May 1983

Total Thyroidectomy for Hürthle Cell Neoplasm of the Thyroid

Author Affiliations

From the Division of Endocrine Surgery, Section of General Surgery (Drs Gundry, Burney, and Thompson), and the Department of Pathology (Dr Lloyd), University of Michigan, Ann Arbor.

Arch Surg. 1983;118(5):529-532. doi:10.1001/archsurg.1983.01390050013002

• The treatment of Hürthle cell neoplasms of the thyroid is controversial because of a lack of information about their clinical behavior and long-term follow-up. We reevaluated our experience of the past 33 years and compared our early experience with the more aggressive surgical approach used during the past ten years. We treated 62 patients with Hürthle cell neoplasm from 1949 through 1982. Twenty-six patients had benign neoplasms and 35 had malignant neoplasms proven by capsular or vascular invasion or nodal metastasis. Fourteen deaths were directly attributable to recurrent or metastatic disease, three among those with benign lesions. An aggressive surgical approach, involving total thyroidectomy or earlycompletion total thyroidectomy following lobectomy for all tumors histologically malignant or larger than 2cm, resulted in a lower recurrence rate (21% v 59%) and fewer operations per patient (1.7 v 2.9) than in patients having other operations.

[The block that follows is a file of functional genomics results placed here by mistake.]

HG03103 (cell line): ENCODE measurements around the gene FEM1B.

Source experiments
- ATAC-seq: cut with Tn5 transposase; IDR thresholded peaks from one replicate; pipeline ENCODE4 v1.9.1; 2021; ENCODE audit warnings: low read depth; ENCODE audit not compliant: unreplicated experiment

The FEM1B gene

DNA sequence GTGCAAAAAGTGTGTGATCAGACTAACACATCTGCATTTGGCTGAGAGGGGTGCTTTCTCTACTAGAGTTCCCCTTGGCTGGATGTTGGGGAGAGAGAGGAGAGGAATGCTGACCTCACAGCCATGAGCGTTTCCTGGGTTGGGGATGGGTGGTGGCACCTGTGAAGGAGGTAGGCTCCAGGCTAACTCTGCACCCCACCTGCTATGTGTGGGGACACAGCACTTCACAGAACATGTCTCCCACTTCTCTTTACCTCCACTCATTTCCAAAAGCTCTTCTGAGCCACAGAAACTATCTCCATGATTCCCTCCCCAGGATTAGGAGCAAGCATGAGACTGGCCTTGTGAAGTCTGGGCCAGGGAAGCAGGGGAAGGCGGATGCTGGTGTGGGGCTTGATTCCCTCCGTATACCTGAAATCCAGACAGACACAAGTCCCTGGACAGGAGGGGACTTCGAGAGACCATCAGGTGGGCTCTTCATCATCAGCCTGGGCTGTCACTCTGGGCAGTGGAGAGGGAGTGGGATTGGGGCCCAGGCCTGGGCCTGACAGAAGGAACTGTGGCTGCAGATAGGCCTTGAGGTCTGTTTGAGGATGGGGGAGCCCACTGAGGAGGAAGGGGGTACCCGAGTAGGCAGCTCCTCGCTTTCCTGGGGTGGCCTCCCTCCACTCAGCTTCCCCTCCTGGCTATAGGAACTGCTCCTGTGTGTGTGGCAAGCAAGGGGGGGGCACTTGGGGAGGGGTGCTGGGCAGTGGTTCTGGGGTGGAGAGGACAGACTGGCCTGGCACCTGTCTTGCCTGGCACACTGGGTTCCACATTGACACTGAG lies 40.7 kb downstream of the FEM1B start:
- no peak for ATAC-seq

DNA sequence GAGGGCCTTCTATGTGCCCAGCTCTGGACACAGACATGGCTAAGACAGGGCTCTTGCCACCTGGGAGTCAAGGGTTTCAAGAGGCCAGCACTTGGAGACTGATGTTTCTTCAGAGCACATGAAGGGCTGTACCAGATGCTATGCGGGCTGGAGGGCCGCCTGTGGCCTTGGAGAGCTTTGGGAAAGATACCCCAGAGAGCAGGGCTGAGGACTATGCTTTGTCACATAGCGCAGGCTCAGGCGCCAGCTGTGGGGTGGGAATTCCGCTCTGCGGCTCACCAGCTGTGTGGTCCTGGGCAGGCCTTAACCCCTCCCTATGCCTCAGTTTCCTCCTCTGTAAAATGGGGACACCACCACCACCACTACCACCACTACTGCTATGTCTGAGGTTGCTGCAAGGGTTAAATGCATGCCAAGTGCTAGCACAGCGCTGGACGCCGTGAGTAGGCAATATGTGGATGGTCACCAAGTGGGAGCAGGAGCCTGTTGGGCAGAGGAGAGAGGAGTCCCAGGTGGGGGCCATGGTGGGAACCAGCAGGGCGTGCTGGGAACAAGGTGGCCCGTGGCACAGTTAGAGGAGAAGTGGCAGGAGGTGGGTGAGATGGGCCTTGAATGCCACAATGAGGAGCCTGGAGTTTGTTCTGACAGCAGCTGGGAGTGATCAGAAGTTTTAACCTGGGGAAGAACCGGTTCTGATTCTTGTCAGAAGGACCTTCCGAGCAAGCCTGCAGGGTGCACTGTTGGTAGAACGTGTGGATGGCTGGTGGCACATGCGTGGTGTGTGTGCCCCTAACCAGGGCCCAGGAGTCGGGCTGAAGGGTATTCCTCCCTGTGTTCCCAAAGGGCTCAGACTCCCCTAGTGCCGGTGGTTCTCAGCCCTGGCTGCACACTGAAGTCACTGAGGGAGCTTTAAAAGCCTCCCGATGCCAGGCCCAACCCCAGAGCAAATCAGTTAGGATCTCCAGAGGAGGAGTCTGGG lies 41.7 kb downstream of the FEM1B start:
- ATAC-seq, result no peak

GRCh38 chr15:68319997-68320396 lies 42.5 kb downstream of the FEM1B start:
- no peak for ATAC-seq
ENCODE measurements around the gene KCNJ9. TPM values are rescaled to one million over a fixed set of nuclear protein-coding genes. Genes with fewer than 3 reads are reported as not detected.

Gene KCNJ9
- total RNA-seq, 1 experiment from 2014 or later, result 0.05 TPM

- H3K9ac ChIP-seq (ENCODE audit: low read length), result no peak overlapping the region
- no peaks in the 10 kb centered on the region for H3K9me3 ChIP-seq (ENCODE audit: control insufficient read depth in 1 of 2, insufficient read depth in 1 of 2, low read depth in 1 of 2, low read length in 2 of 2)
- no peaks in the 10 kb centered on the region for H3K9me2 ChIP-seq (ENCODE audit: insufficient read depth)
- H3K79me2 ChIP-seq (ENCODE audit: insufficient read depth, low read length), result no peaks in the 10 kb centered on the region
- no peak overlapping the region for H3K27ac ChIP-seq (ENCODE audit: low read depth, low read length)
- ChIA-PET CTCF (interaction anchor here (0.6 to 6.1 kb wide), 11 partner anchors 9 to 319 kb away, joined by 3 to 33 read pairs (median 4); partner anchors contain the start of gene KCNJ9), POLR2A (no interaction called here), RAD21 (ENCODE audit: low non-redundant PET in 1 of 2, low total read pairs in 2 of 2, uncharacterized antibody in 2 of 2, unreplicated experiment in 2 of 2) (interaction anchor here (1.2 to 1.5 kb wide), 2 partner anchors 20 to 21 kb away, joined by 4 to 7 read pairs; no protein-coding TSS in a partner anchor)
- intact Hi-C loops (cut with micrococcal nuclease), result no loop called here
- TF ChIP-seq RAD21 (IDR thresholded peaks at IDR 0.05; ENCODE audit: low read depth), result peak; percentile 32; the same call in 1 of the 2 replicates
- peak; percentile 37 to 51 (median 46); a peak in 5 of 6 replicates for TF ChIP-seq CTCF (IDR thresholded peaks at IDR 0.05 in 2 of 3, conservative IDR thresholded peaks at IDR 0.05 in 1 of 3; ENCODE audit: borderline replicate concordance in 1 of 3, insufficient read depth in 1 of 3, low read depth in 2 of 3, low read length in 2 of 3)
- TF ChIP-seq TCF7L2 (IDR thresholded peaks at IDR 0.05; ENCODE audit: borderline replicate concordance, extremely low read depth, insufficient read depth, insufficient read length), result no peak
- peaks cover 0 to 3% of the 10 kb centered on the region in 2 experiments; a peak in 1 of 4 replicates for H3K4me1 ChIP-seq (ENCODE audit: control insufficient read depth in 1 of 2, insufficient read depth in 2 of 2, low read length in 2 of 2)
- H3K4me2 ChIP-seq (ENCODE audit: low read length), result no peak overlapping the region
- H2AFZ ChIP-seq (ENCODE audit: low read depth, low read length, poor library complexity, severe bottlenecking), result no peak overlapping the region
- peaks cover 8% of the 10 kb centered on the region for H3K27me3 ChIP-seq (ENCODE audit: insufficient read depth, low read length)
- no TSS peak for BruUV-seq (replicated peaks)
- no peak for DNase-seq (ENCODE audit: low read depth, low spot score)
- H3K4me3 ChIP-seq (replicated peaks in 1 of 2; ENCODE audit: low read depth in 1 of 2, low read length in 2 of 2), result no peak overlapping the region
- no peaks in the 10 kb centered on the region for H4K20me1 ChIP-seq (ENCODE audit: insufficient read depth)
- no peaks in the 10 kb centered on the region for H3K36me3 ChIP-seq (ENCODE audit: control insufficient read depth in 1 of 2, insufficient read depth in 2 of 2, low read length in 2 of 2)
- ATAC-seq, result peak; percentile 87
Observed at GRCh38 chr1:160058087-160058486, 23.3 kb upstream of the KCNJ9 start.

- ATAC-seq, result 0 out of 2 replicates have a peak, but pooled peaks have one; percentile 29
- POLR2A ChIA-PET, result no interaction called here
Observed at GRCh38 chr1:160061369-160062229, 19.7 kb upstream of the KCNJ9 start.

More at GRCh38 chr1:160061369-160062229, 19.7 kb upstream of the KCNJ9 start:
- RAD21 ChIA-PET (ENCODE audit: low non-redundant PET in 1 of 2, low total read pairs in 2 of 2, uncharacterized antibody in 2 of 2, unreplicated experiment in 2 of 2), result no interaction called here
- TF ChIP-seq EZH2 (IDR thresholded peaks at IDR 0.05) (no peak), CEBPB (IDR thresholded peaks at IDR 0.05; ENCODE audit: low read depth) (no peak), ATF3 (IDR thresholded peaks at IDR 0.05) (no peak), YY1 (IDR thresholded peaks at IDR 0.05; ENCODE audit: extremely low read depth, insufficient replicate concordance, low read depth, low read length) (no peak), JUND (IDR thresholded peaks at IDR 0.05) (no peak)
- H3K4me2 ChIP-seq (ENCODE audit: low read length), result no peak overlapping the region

(Arch Surg 1983;118:529-532)